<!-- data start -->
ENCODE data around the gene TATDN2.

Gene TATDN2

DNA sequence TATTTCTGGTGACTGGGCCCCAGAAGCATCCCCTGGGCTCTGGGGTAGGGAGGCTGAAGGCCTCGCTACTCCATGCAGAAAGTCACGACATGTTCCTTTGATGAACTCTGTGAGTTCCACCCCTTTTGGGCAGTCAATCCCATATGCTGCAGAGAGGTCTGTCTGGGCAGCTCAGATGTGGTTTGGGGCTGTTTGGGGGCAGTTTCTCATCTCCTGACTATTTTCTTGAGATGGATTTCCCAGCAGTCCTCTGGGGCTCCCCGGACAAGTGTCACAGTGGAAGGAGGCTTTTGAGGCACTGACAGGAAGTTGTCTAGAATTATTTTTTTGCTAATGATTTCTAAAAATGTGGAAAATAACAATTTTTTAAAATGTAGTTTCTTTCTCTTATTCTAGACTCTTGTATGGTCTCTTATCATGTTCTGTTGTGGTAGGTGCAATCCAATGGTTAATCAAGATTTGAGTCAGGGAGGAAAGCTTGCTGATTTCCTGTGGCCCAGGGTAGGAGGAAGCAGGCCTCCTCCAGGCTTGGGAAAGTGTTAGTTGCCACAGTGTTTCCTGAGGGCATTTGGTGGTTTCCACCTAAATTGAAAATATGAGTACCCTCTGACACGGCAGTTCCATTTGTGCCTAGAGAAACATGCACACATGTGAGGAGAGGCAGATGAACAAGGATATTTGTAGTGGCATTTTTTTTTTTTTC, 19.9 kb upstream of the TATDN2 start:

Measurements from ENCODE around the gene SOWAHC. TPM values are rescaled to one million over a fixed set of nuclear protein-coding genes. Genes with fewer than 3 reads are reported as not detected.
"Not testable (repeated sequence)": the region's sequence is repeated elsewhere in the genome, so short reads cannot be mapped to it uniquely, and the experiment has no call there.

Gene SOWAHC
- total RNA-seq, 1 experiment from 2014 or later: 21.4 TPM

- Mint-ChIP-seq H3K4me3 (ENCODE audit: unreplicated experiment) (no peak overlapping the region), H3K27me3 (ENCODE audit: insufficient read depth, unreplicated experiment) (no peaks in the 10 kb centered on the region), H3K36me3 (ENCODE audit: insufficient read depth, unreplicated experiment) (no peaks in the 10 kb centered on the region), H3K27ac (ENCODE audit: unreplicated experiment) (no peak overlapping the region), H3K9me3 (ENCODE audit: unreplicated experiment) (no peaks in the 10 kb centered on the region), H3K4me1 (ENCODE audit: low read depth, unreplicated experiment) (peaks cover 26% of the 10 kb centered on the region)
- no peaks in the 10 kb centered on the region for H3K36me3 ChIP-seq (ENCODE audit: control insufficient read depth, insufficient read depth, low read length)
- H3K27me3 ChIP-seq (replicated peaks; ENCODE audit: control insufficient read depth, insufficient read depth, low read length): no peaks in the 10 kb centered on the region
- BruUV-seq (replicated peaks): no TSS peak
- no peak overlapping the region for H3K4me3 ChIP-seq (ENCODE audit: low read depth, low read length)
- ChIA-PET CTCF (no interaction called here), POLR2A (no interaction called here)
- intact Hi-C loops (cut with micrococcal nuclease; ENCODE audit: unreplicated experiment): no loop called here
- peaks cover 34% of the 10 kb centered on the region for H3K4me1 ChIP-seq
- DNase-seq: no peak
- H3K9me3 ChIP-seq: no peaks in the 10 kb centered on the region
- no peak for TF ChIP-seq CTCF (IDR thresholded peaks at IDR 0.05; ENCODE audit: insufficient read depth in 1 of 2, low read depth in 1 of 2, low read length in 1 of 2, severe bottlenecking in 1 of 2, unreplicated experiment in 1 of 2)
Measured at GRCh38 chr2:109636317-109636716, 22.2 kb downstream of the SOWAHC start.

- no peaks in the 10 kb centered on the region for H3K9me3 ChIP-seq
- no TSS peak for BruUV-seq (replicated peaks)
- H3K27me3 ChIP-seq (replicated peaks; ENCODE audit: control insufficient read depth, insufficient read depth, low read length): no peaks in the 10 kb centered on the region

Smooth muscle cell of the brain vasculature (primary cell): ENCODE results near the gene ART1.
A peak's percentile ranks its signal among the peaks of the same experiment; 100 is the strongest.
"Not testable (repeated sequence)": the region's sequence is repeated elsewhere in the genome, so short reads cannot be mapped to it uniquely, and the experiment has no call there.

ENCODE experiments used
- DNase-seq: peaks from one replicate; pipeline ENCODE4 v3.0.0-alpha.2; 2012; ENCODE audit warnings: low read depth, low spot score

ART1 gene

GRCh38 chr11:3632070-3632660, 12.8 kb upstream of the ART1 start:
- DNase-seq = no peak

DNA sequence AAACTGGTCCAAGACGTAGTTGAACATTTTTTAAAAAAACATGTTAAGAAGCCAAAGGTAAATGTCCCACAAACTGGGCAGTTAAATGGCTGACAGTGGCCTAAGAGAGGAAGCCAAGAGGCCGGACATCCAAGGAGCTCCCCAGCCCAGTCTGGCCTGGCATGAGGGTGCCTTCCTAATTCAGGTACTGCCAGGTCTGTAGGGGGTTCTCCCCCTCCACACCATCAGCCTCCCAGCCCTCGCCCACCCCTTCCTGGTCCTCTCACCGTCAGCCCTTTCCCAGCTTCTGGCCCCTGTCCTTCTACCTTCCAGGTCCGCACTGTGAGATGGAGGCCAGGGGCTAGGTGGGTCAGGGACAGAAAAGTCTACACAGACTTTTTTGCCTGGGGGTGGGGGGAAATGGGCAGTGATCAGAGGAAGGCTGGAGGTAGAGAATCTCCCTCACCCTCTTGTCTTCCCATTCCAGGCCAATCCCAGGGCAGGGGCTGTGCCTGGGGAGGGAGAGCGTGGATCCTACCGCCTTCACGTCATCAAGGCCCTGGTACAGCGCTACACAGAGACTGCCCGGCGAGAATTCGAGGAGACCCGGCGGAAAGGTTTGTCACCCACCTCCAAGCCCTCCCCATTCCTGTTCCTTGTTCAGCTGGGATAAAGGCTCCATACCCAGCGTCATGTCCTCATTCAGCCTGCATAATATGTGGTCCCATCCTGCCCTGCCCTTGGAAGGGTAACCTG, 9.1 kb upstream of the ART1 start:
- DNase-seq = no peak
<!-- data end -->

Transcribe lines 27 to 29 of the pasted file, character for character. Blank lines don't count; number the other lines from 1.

- DNase-seq: peaks from one replicate; pipeline ENCODE4 v3.0.0-alpha.2; 2012; ENCODE audit warnings: low read depth, low spot score

ART1 gene

GRCh38 chr11:3632070-3632660, 12.8 kb upstream of the ART1 start: